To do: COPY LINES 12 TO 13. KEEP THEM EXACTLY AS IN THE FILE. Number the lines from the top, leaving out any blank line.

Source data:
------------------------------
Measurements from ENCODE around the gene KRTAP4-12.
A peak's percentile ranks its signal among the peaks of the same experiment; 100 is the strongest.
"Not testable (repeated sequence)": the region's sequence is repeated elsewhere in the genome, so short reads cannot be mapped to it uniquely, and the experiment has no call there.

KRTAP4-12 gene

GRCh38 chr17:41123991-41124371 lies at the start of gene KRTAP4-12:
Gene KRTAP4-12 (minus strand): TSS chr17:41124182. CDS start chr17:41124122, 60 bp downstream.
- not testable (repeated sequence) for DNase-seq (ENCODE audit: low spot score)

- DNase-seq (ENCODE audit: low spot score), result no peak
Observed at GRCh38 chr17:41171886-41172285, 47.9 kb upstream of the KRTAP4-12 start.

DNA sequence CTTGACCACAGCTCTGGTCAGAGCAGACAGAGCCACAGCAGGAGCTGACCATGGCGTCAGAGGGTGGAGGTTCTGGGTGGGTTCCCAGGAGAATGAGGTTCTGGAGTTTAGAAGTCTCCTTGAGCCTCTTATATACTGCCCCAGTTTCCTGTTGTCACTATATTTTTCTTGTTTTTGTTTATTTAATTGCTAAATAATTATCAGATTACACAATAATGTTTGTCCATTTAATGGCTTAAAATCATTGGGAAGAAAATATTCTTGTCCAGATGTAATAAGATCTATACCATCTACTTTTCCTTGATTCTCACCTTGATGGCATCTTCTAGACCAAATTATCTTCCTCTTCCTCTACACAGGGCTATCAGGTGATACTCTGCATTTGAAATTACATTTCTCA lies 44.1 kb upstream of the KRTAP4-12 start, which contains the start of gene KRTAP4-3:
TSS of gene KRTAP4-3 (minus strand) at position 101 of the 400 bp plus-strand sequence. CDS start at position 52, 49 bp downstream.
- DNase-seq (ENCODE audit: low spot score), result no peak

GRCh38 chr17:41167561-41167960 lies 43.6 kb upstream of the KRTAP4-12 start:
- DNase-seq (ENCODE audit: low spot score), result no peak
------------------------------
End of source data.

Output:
- DNase-seq (ENCODE audit: low spot score), result no peak

GRCh38 chr17:41167561-41167960 lies 43.6 kb upstream of the KRTAP4-12 start: